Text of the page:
To cast minimum light on the object, you need low-key lighting to create deeper shadows. Thus, you can use a single source of light with off-camera flashes to enhance the darkness. This composes a darker scene and depth to the stage.
You can also elevate this to multiple lights once you’ve grasped the single-light source technique. You can use multiple sources of lighting by attaching a flash trigger to the hot shoe. This will allow you to control and adjust the light settings accordingly.
- Backdrop –
For portraits, a plain black backdrop should suit just fine. However, if you want the aesthetic levels to elevate further, you can try different textures. However, keep in mind that the color must be moody and dark, whatever the texture.
How to shoot Black Objects on Black Backgrounds:
Ready to know what goes on behind the scenes? Let’s take a closer look at how you can achieve a seamless gloomy photo without help and even at home.
Step 1 –
Set your camera and attach the tripods, flash, and other necessary equipment first. After you have the camera setting suitable for a dark photo, you can move to the next step.
Step 2 –
Clean the product before you begin and place it nicely where you want it. Place the subject on the black background or in front of the dark backdrop. Ensure that the subject faces the camera at an angle that shows what you’re trying to capture.
You can start working on the lights after settling in in the direction you want it to be.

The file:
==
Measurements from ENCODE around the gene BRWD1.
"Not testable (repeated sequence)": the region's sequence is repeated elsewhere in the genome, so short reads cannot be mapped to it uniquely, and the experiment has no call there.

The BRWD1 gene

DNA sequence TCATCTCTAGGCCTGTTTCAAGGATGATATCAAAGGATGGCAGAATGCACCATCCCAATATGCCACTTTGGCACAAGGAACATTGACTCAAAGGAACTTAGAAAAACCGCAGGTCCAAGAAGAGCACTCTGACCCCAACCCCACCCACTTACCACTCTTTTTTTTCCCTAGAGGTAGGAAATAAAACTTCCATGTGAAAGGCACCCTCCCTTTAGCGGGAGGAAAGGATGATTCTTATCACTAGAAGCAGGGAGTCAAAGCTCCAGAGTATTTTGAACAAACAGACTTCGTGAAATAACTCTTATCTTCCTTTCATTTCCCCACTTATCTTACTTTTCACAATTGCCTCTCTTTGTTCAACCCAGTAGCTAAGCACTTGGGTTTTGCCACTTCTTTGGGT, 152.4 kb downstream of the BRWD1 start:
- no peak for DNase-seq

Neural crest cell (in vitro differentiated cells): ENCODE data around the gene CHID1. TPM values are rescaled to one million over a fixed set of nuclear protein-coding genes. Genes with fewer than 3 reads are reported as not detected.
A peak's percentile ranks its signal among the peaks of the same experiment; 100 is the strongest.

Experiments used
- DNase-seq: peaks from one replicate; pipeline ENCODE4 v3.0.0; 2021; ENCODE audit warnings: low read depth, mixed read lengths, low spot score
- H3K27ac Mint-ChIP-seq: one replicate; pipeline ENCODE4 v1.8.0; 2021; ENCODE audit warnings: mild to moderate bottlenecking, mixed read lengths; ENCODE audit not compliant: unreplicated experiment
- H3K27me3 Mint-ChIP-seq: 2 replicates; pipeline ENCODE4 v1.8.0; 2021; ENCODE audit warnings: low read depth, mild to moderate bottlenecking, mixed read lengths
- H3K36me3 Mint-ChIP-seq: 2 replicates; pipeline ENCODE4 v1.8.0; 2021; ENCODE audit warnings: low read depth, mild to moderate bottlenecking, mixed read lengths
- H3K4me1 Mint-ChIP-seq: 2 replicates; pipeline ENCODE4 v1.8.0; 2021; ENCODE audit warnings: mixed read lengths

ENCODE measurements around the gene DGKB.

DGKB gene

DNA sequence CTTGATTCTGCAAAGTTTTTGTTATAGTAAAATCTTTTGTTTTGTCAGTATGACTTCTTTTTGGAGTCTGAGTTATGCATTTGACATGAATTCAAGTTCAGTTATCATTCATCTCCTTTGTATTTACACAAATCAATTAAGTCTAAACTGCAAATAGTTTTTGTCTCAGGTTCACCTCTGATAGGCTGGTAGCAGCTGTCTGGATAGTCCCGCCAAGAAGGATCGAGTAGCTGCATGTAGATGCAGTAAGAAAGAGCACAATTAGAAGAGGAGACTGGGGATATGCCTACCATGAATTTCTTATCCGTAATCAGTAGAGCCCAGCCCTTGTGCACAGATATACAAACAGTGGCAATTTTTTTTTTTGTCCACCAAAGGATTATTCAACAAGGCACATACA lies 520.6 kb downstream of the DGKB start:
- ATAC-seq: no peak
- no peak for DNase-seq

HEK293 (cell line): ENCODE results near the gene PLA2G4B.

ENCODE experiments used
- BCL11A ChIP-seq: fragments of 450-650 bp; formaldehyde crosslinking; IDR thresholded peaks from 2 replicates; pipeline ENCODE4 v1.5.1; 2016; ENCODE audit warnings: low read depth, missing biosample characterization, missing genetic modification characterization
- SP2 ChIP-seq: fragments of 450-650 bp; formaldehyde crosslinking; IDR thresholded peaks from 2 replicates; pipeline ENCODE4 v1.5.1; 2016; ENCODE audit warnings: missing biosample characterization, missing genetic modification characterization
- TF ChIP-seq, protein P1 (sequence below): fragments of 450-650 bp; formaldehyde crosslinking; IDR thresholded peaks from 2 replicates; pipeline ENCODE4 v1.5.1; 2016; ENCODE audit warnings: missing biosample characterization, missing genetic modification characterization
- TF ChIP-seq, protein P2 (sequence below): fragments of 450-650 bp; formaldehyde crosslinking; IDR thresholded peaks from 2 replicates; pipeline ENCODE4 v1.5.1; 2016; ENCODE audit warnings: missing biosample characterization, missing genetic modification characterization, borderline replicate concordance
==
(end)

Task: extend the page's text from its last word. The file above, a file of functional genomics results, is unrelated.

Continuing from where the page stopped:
Step 3 –
You can shine the light from two angles, the front and the sides, or at an angle in between both. Bring in your flash or even a garage light if you’re trying the cheaper way. You need to separate the object from your black background with a piece of white cardboard.
This step is necessary to clear out the object’s shape on the photo rather than look like a vast black mess.
Step 4 –
Place the white cardboard in a way where neither will it create a fake silhouette nor intrude the light. This stage might take a few trials and errors, but you’ll gradually grasp the concept once you move it around a bit.
The trick here is that the white cardboard is needed for the light to bounce off it and fall on the black object, glorifying all the necessary curves, edges, highlights, and shadows.
You can also choose a mirror instead of a whiteboard. Now the size of the mirror can vary from being massive to even the size of your fingers. It will depend on the object’s size.
Step 5 –
Lastly, you need to cut the light by putting a card to shadow the lens. This bit is vital to a dark photograph. It’s necessary to increase the contrast. Otherwise, you’ll end up with a shadow and highlight-less photo, which is basically a regular photo.
Step 6 –
Now, you can use the trigger or a self-timer to click the photo. And voila! You have a perfect black-on-black picture.
Isn’t it interesting how this entire setup works behind capturing a rustic, state-of-art, dark and sultry photo? With the steps and tips that I’ve discussed above, you can get started and capture darker pictures in any given setting.
The best part about darker images is that they’re extremely far apart from the light, airy ones that we see all the time. It’s intriguing and mysterious, and that’s why we’re so drawn towards it.
Pro-tip; you can find the required setting for dark photos anywhere. You just need an eye for it, and you can sync your camera settings to tailor a dark photograph. It’s untrue that you need to break the bank for a solid, rich photo.
So what’s next? Get out, find your perfect scene and get clicking!
Justin Parker is a professional photographer and has been in the industry since 2007. He attended the University of Georgia. Justin combines his passion for photography and his interest in writing to give life to this blog which talks about photography in order to help and inspire young photographers.